If you have not been to this part of the world, it is hard to imagine the variety and the beauty of the coast. That's true north and south, but for this trip we went first to the San Francisco Bay area for some sailing, and then drove north for a week or so of camping with friends and family.
Here's a rare photo of s/v Good News with Oakland in the background, heading out for the bay. It turned out to be a lot windier than we expected, so it was more exciting than planned.
The next day I decided to pull down a sail that needed minor repair, and replace it. Bad decision, as we ended up with a jammed halyard that I will have to fix next time.
I did not get our boat problem fixed, but I was able to help out a neighbor who cranked me up his/her mast to retrieve a loose shackle and lanyard. It is easy: all you do is sit in the Bosun's Chair while someone else does all the hard work. Easy in a calm harbor, that is. The top is about 50 feet up.
We then drove north on Highway 101, aka the Redwood Highway, and made an overnight stop at Richardson Grove State Park, along the Eel River, the first test of our new "instant" tent. It worked fine and the next day we drove on up through Coastal Redwood forests and along the coast to our destination: Patrick's Point State Park, where we settled in for almost a week with family and friends.
Here's Pat enjoying a bit of sunshine at our campsite. Just beyond the trees on the right is the top of the bluffs overlooking the Pacific Ocean, a place we visited for sunrises and sunsets.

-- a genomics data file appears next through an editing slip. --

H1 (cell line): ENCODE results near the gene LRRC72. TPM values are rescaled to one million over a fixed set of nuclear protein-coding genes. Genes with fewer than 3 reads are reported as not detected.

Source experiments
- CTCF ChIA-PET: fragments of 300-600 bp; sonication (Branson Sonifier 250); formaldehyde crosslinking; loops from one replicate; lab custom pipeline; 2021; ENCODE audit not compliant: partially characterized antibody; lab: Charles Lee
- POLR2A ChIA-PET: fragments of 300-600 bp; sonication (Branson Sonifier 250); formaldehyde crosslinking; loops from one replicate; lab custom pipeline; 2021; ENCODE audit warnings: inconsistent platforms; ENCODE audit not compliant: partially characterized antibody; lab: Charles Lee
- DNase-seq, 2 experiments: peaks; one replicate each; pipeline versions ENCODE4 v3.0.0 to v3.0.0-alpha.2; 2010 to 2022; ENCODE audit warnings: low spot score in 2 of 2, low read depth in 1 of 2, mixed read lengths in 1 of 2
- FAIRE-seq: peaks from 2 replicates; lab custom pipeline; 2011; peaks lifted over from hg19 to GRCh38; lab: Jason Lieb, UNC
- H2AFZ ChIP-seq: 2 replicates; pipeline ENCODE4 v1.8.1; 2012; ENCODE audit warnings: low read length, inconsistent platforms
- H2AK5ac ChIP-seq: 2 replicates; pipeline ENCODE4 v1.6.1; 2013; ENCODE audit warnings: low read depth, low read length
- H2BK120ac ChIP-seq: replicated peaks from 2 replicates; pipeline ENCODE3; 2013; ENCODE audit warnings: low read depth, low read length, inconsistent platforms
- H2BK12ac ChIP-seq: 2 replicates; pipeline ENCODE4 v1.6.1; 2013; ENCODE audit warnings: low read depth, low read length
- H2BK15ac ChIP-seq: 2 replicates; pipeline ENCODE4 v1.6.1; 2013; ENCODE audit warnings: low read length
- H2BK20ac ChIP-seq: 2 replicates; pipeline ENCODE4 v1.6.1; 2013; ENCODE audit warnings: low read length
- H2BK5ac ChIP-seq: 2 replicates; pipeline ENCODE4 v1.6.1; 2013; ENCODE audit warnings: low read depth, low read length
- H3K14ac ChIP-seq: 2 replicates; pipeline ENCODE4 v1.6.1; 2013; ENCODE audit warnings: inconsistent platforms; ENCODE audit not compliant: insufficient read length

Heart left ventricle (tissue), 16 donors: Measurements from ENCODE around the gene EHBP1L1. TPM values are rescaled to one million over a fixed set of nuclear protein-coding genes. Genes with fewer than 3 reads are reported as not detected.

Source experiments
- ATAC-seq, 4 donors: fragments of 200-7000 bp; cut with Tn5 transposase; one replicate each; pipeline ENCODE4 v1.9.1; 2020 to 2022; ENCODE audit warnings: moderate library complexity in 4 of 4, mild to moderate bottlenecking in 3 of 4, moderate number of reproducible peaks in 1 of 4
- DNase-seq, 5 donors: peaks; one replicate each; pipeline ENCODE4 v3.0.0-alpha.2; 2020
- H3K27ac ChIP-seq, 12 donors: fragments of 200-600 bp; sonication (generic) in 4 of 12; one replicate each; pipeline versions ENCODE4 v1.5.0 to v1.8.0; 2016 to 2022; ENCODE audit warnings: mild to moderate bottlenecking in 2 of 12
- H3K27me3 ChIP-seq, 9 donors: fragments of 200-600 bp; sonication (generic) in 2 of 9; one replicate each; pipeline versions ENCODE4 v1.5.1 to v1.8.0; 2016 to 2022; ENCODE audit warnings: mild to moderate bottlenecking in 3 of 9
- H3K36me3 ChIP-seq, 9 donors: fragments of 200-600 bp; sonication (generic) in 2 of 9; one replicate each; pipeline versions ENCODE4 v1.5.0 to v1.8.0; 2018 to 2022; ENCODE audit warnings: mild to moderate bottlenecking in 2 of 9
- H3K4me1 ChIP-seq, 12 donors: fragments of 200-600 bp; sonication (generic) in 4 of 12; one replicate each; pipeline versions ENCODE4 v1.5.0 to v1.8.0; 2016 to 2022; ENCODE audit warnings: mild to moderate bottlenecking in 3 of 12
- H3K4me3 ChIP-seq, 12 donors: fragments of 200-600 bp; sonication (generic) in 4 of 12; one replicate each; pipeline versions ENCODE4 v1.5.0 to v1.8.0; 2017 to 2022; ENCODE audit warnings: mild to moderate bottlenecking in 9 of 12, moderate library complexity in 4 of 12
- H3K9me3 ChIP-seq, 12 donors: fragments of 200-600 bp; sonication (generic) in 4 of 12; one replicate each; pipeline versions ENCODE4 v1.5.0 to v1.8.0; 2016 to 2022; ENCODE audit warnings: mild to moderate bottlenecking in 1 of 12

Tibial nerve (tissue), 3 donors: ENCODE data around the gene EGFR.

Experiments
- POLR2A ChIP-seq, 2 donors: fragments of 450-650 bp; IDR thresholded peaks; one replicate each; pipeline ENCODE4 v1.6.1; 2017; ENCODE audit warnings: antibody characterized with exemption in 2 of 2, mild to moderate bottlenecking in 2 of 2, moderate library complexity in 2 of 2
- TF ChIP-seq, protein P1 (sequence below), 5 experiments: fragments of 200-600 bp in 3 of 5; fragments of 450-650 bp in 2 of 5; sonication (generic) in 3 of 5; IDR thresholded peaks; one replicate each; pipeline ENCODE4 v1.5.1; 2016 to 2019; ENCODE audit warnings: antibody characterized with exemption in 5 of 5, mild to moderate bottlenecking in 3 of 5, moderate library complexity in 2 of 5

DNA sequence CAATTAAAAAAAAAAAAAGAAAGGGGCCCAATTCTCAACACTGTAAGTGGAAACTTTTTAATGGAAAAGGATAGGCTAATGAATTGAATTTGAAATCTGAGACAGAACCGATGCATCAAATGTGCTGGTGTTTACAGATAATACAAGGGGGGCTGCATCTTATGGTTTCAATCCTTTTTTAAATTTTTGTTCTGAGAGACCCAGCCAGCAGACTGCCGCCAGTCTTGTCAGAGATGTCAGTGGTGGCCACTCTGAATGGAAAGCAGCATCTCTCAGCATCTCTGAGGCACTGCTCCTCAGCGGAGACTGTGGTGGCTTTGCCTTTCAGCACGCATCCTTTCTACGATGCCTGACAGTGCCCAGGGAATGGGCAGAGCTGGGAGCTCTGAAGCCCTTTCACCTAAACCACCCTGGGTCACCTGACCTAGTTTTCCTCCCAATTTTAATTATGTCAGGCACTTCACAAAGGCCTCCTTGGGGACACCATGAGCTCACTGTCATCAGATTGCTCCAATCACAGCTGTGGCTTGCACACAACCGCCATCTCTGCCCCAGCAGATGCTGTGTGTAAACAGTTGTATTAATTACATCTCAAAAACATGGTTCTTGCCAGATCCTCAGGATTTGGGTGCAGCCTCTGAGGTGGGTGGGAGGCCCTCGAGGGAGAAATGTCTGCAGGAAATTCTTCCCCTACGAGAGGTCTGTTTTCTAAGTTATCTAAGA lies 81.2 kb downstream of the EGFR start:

This is the view from just south of the camp area, looking north into the little harbor at Trinidad. Picturesque, and fully equipped with good clam chowder and colorful people.
Pat with daughter Ruth on a hike. The extended family present included 18 people! Ruth and Brian and their kids, Brian's folks and sister Tammy and her kids, his cousin and his family, and our friends and neighbors Gary and Jeri Carson Hull.
Just another stunning view.
Jeri and Gary, probably looking for the warm sunshine.
Agate Beach at the state park. Yes, you can find and bring home agates.
On the way to and from Oregon we stopped by a meadow at Prairie Creek State Park to share a lunch and watch the elk. The new babies were gamboling on the meadow. Really.
And then to the southern Oregon coast. This is at, you guessed it, Arch Rock, just north of the California border.
Our next-to-last night was spent at Gold Beach, Oregon, where our room balcony overlooked the Rogue River very near where it meets the sea.
We drove through the Trinity Alps area, including Weaverville, spent one night in a so-so motel, and got home about ten days after we left.
The views were obviously spectacular, but the best memories are of the family and friends we were with, the new people we met and simply being together in a wonderful place and time.
We did have one serious discussion with Gary and Jeri, trying to decide what we are vacationing from, since we are retired. Gary suggested we were vacationing from volunteering, which is probably as good an answer as any other.